‘Miracle fruit’ from modern tree of knowledge
Is this another turning point? First, the Garden of Eden. Then Steve Jobs. Now, a third apple — the ‘Cosmic Crisp’ — launching today, promises to change everything.
You buy an apple in the shop, take it home and put it in the fridge, where it sits forgotten at the back of the shelf. Twelve months later, you take it out and bite into that year-old fruit. It is crisp, juicy and tastes just as good as the day it was plucked from the tree.
Meet the Cosmic Crisp, a new breed of apple that launches today with a $10m (£7.9m) marketing campaign.
“It’s an ultra-crisp apple, it’s relatively firm, it has a good balance of sweet and tart and it’s very juicy,” said Kate Evans, a researcher at Washington State University who helped to develop the breed. Incredibly, the apple also “maintains excellent eating quality in refrigerated storage — easily for 10 to 12 months”.
Cosmic Crisp is the result of a two-decade-long breeding programme to engineer the perfect apple. Its name derives from tiny white spots that dapple its red skin, resembling stars in the night sky.
A cross between the Honeycrisp and the Enterprise, the Cosmic Crisp can only be grown by farmers in the US state of Washington until 2027, under tight licensing rules.
More than 12 million Cosmic Crisp trees have already been planted across 12,000 acres. Demand was so high that farmers had to enter a lottery to get the first seeds.
For generations, farmers have carefully bred apples to make them crispier, juicier and sweeter. There are already 7,500 varieties of the fruit across the world.
New technology is making it easier for researchers to modify food across all areas of our diet. The CRISPR tool lets scientists change plant DNA to bring out or deactivate certain genes with incredible precision.
Aside from apples that don’t brown, they are also working on non-bruising potatoes and virus-resistant pigs. In fact, in 2016, a Swedish scientist claimed to eat the first all-CRISPR meal.
Despite scare stories about GM foods, most varieties are considered entirely safe. One hundred years from now, futurologists speculate that our diets could be composed entirely of “perfect” food, with a carefully engineered taste that never rots or goes stale.
Should this be the future of food?
An apple a day
No way, say some. The apple, a staple of diets everywhere, is an emblem of perishability that is tightly woven into our culture and mythologies. There is something creepy and unnatural about an apple that never goes bad. Food isn’t about reaching for some laboratory-tested, scientific level of perfection, it should be able about enjoying and flourishing on what the land gives us naturally.
But others think the objections are silly. We are just doing what we have done for thousands of years: breeding food that has the tastiest, most appealing characteristics. Besides, in the Cosmic Crisp’s native USA, more than $160 bn (£124bn) of food is wasted every year. Non-perishable food could reach isolated, poor communities without going bad. With any luck, it will transform the way we eat forever.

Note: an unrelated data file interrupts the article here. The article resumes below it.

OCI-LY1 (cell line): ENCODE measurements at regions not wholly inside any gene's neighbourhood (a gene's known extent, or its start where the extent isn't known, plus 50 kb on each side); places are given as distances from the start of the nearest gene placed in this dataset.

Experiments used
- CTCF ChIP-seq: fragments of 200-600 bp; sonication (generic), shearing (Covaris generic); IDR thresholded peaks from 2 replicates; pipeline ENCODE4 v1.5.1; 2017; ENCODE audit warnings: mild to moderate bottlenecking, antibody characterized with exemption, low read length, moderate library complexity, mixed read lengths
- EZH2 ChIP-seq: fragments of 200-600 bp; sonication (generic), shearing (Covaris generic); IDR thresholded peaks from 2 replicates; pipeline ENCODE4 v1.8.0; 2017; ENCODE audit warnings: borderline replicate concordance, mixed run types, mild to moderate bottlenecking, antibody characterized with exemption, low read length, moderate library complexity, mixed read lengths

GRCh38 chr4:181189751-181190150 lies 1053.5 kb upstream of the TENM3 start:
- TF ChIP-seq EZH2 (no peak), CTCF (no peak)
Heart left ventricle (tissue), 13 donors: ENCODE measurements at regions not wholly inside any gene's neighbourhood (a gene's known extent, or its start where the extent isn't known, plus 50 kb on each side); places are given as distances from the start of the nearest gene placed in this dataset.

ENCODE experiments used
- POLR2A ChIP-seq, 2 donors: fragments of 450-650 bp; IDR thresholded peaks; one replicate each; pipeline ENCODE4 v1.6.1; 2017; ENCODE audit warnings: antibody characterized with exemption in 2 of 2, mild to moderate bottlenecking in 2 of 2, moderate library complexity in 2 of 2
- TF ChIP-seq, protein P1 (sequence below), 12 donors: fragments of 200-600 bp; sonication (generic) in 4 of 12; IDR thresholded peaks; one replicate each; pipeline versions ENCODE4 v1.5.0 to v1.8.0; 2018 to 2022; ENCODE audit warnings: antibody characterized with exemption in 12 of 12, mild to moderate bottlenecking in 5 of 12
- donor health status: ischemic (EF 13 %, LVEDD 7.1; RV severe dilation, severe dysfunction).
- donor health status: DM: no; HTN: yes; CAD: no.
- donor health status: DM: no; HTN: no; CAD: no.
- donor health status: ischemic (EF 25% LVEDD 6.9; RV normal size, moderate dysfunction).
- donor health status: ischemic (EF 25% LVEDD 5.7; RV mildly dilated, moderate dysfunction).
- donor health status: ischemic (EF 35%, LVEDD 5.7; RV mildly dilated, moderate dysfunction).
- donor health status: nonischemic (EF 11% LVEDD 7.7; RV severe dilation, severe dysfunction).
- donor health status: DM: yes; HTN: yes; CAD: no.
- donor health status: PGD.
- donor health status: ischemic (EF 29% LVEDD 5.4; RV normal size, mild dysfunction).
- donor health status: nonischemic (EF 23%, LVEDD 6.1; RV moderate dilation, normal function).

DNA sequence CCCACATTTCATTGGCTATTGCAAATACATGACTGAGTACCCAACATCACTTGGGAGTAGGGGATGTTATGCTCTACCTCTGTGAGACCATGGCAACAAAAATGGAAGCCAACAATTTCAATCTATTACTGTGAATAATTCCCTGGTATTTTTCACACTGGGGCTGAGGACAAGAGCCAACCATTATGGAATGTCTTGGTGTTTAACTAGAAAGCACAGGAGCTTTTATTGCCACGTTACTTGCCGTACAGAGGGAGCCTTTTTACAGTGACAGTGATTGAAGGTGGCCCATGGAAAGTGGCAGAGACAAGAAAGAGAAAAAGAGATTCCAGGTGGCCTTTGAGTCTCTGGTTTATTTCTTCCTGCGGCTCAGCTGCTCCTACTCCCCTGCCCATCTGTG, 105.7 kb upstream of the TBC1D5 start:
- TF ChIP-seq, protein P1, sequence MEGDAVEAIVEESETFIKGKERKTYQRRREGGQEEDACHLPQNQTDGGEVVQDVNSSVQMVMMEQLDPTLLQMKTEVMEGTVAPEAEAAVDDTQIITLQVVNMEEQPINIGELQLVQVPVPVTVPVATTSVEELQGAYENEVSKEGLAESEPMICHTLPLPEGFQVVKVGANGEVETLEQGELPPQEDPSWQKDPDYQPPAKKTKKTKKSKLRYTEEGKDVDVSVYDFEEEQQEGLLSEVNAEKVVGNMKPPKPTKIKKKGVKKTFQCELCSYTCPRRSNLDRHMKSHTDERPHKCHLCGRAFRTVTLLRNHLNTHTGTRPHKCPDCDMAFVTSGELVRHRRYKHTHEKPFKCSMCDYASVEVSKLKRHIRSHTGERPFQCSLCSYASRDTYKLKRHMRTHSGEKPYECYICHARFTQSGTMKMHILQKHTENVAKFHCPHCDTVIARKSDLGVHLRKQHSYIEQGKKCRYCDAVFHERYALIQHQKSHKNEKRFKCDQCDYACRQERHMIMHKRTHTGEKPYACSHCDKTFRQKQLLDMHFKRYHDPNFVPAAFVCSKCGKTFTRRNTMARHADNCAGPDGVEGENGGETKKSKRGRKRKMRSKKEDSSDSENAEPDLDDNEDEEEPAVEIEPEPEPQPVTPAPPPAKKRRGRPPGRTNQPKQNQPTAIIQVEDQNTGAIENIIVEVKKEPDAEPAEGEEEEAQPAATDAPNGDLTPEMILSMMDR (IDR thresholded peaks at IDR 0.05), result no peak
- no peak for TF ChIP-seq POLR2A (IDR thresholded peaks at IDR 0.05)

- Would you eat a Cosmic Crisp?
- What will diets of the future be like?
- Design your own advertising poster for a different fruit.
- Write a day’s food diary for a person living in the year 2100.
Some People Say...
“Stay me with flagons, comfort me with apples: for I am sick of love.”The Bible, the Song of Solomon, 5:2
What do you think?
Q & A
- What do we know?
- The new Cosmic Crisp apple will be grown exclusively in Washington, USA. Apples are the second biggest selling fruit in the USA after bananas, and Washington is the country’s biggest producer of the fruit. The state’s most popular varieties of apples are the Golden Delicious and Red Delicious, but they are vying for supremacy among shoppers with Gala and Pink Lady varieties, which stay crisp for longer.
- What do we not know?
- What the future of food will be. Up-and-coming trends feted for being eco-friendly, ethical and sustainable include lab-grown meat from animal cells, and several supermarkets are already selling food products made from crickets.
- CRISPR-Cas9 allows scientists to remove, add or alter sections of DNA with ease and simplicity.
- Stefan Jansson cultivated, grew and ate a cabbage that had been edited with CRISPR-Cas9.
- GM foods
- Genetically modified foods. These are defined as food that has had its genes edited in ways that do not occur naturally. Cosmic Crisp is not genetically modified because it was created by naturally cross-breeding existing species of apple.
- There is no evidence that a crop is dangerous to eat just because it is GM. However, GM foods are subject to close scrutiny as certain genes could potentially have adverse health effects.
- People who study and predict the future.
- The fruit of knowledge eaten by Eve in the Bible is usually depicted as an apple, although the text never states what kind of fruit it is. One reason is that the Latin word for evil is malum, which is also the Latin word for apple.